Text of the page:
* Confirmed $180,000 abatement for Robson Company, a plastic injected molding facility in Vinemont, for equipment and machinery.
* Adopted standards of conduct concerning employee engagement in the award and administration of contracts in relation to federal funding received through the Alabama Department of Economic and Community Affairs (ADECA). The adoption is contingent on the county confirming with ADECA that the standards are required for the application of future grants. The county is pursuing a $53,230 grant through ADECA to install lighting at Stony Lonesome OHV Park.
* Authorized Chairman Kenneth Walker and Cullman County Emergency Management Agency Director Phyllis Little to sign fiscal 2013 cooperative agreement for $17,000 in State Mortuary Operations Response Team (SMORT) funding. The funds will be used for training of the team’s 48 members and maintenance on its refrigerated trucks.
*Approved Associate Commissioner Darrell Hicks’ appointment of Brandon Ray to the Cullman County Industrial Development Authority Board to fill the unexpired term of Greg Barksdale, with Ray’s term to end Jan. 19, 2019.
* Approved $25,769 to build a service bay at the county garage by Harris Steel and Metals in Hanceville.
* Approved $12,500 for sandblasting and painting of two fuel tanks and awning for pumps at the Westside Road Department by Yeager Sandblasting and Painting in Baileyton.
‰ Declared surplus and sold as scrap on Polaris ATV from the OHV Park.
* Declared the following items surplus from the Road Department to be disposed of as follows: Clarklift Powerworker Model ST30B, airport; Hewlett Packard Design Jet 750C printer, scrap; Savin copy machine, scrap; Hollingsworth gasoline generator, govdeals.com; Mikasa Sangyo temping hammer, govdeals.com; air compressor with Kohler Magnum 18 engine, govdeals.com; 2000-watt Homelite generator, govdeals.com; Montgomery Ward 2250-watt generator, govdeals.com; LP propane tank DOT, govdeals.com; Detroit diesel engine, govdeals.com; Walker shop crane three-quarter ton, govdeals.com; 1974 Lowboy trailer, govdeals.com; eight gas heaters, govdeals.com and miscellaneous office furniture, govdeals.com.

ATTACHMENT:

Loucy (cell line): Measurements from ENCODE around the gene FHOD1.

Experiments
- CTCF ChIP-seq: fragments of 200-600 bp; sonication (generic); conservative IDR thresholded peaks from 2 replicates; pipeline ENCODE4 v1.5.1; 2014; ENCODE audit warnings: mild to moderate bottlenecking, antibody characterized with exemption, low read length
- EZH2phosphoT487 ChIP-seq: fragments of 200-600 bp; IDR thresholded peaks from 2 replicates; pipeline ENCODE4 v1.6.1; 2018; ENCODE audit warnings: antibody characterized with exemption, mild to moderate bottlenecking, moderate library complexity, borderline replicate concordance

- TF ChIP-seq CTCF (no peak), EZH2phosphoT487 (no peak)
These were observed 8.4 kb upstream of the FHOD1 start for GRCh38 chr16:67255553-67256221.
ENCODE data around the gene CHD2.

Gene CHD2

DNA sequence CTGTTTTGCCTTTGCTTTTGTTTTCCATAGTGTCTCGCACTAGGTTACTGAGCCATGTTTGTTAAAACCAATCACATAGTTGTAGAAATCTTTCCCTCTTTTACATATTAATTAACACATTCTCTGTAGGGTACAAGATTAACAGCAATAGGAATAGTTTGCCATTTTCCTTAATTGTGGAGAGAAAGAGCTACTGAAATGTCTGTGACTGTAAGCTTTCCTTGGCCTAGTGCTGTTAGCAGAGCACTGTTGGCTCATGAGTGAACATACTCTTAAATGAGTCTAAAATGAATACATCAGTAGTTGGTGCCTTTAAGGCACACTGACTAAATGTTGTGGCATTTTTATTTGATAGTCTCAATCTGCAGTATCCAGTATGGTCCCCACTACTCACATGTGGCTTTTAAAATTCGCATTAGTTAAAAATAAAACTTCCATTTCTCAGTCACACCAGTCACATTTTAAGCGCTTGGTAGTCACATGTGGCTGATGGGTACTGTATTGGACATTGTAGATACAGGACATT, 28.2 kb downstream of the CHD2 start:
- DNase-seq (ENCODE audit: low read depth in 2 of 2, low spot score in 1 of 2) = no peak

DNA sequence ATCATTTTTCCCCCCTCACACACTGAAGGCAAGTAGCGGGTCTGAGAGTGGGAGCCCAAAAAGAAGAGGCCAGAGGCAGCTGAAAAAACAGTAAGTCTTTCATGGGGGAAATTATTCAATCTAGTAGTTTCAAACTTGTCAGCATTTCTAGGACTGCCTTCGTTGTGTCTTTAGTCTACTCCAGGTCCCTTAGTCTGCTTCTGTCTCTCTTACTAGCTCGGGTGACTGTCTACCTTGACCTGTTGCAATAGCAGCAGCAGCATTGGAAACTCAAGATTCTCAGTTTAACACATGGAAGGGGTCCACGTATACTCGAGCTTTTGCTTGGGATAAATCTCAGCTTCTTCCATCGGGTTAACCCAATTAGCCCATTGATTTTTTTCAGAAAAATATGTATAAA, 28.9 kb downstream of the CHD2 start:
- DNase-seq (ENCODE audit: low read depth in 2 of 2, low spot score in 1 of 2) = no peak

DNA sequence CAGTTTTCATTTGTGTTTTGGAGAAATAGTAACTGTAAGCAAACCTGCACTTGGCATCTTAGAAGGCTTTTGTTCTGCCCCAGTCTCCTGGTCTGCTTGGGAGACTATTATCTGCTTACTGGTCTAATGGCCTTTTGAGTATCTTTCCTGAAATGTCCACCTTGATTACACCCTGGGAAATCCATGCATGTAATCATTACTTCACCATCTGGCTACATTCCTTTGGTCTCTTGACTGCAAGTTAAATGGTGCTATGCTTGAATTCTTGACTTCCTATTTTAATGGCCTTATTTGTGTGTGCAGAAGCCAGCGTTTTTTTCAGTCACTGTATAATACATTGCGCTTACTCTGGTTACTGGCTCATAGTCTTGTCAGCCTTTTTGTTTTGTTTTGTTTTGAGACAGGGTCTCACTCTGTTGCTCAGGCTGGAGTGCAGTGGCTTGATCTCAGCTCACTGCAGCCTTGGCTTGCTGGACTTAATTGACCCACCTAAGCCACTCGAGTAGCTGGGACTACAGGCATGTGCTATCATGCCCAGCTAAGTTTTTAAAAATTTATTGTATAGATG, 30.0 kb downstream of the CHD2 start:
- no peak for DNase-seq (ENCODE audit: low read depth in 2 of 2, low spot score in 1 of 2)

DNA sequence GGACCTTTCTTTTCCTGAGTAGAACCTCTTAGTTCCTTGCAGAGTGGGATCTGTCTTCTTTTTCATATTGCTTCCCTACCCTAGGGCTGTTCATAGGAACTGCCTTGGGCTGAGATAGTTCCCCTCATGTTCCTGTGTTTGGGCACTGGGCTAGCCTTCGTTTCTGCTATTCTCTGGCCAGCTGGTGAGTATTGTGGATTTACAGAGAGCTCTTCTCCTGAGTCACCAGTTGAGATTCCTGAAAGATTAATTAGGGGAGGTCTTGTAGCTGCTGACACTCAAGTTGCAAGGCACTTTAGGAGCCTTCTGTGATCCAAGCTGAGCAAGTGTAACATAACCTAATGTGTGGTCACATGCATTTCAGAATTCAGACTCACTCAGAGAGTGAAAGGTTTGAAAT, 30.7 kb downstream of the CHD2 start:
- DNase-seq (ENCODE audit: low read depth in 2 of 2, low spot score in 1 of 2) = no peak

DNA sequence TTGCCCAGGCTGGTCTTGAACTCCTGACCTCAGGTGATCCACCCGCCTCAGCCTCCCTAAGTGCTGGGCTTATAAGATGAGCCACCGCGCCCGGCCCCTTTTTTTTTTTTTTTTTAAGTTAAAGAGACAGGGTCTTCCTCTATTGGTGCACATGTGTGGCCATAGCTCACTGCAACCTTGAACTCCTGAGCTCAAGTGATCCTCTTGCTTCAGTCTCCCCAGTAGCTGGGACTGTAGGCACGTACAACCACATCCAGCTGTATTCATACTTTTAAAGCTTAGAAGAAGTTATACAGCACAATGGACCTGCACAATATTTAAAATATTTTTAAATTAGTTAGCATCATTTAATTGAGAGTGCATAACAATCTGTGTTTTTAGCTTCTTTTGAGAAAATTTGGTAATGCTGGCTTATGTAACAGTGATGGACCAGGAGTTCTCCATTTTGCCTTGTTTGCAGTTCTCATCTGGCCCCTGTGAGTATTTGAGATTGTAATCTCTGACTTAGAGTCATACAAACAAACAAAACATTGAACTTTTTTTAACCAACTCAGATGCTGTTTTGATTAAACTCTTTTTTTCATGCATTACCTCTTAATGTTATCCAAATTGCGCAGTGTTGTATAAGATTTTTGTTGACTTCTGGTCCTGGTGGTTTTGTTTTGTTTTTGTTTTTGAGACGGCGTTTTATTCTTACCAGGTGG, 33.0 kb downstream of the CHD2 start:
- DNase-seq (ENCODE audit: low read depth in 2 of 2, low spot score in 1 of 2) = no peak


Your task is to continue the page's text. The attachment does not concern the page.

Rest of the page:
* Ratified the following personnel actions: Joseph Laningham, James Overton, Marty Speegle, Cletus McDonald, Wesley Self, Max Daniel and Jonathan Eddleman, Road Department, all to receive step raises on anniversaries of hiring; in the Sheriff’s Department, Joseph Woods resigned and Nicholas Buchanan and Cheryl Hawkins are new hires; in the Sanitation Department, Caleb Wood is a new hire and Matthew Reeves resigned; Lorri Lee in Commission on Aging was rehired and Steven Johns in Road Department received a pay increase and became a permanent employee after routine six-month probationary new hire period.
The commission will hold a work session 8:30 a.m. Nov. 12, followed by its regular meeting at 10 a.m.
Tiffeny Owens can be reached by email at firstname.lastname@example.org or phone at 256-734-2131, ext. 135.